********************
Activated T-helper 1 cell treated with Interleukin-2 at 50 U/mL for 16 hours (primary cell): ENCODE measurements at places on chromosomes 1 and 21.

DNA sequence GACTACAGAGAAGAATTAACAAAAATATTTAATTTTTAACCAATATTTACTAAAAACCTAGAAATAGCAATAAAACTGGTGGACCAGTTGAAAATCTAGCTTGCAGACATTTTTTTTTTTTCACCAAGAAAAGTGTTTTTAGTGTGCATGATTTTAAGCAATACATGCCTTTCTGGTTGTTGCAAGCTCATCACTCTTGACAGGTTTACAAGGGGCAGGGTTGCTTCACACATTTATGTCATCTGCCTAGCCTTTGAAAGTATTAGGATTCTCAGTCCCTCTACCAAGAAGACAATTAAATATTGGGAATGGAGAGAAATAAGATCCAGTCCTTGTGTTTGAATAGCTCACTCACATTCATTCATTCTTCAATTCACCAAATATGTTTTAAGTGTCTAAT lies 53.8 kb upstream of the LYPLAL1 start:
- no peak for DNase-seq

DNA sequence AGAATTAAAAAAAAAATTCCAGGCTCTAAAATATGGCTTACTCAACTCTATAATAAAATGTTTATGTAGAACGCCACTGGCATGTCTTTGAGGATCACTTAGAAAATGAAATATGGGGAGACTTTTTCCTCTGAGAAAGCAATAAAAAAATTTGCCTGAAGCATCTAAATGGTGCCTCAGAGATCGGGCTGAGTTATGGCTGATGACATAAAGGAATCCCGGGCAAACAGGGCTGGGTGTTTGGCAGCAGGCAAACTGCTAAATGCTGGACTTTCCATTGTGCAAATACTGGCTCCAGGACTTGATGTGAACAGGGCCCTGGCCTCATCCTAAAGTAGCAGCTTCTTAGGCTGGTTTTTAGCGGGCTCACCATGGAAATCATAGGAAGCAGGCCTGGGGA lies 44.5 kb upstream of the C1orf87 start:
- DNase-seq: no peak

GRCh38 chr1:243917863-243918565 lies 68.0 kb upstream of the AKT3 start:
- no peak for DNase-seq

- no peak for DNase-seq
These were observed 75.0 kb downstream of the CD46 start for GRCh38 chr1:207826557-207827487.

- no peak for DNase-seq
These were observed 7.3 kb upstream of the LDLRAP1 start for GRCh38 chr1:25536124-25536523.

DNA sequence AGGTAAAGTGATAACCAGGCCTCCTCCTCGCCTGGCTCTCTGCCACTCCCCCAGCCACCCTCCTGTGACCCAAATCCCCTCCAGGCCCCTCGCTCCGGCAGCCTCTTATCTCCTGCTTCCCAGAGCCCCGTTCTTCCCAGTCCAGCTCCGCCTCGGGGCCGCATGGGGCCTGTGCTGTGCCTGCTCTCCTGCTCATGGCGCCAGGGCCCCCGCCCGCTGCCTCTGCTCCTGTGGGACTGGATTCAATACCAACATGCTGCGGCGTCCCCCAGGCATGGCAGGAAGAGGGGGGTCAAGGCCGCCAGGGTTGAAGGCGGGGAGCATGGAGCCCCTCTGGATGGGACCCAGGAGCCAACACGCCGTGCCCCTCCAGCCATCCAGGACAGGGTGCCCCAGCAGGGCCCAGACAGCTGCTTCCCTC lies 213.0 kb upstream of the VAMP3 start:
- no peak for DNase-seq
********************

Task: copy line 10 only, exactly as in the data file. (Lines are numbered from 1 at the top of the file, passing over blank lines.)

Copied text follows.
- no peak for DNase-seq